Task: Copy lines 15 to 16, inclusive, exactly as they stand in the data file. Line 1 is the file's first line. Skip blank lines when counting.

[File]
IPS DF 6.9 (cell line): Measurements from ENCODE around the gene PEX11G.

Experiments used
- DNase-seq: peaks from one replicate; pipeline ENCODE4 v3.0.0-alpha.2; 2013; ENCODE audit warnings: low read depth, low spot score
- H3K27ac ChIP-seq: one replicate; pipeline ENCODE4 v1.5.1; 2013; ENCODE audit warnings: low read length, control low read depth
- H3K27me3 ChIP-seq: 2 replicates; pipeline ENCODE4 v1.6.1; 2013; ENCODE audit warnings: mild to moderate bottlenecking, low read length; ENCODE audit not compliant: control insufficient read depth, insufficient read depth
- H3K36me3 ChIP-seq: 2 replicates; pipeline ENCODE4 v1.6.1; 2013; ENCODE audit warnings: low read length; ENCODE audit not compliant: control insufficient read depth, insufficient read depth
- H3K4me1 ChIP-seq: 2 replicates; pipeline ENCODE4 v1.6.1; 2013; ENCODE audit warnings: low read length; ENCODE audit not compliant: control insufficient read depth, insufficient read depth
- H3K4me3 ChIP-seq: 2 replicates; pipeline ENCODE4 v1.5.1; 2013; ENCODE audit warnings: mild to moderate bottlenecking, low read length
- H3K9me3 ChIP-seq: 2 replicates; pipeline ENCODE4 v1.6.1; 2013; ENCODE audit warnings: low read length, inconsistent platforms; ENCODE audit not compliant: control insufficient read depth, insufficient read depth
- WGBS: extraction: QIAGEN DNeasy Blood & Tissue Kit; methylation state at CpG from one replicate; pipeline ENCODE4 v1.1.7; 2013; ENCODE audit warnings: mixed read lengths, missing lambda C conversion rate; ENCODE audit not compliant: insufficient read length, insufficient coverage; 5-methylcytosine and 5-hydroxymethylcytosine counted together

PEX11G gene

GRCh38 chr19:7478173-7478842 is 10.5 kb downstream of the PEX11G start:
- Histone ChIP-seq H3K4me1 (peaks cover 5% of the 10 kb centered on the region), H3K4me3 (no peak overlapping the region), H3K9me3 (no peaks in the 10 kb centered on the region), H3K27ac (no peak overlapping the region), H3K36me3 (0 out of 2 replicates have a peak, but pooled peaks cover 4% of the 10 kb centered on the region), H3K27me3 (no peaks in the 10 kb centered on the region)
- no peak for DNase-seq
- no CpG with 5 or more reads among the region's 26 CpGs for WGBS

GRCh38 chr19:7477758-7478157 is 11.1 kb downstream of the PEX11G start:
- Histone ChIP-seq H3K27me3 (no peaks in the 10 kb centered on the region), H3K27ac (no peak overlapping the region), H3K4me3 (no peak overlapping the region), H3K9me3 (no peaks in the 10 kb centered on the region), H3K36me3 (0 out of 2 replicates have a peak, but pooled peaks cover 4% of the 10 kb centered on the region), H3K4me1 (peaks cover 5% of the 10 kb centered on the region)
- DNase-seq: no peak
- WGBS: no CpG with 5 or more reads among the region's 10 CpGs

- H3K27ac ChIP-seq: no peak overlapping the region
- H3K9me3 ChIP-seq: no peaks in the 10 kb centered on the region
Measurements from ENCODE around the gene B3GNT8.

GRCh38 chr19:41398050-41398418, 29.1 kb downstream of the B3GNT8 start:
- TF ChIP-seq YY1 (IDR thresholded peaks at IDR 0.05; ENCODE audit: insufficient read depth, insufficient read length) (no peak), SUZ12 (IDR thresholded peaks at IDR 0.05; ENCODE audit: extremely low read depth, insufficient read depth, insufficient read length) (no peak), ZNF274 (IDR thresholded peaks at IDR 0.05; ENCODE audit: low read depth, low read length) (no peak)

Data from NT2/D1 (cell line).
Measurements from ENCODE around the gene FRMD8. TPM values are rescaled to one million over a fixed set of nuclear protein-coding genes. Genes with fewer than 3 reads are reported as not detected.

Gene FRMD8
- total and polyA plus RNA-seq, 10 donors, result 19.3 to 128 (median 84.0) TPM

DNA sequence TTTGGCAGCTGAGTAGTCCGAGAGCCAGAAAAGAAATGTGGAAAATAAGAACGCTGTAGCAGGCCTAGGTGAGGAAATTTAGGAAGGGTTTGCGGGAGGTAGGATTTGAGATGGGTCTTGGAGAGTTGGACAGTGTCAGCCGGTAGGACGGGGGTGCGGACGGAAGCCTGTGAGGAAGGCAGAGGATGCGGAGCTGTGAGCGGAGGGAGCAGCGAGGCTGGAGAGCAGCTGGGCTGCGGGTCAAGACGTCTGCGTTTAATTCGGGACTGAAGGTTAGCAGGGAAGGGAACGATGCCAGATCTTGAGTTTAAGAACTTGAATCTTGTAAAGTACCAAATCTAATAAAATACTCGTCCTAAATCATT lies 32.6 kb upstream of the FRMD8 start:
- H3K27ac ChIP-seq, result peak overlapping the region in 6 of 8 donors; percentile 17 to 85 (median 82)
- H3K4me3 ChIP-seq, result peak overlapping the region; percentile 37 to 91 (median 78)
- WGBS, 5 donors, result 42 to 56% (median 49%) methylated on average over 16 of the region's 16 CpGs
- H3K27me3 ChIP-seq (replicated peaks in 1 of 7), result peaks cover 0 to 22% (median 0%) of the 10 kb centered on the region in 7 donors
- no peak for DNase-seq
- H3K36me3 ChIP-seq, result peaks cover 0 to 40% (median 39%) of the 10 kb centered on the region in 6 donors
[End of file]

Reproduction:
- no CpG with 5 or more reads among the region's 26 CpGs for WGBS

GRCh38 chr19:7477758-7478157 is 11.1 kb downstream of the PEX11G start: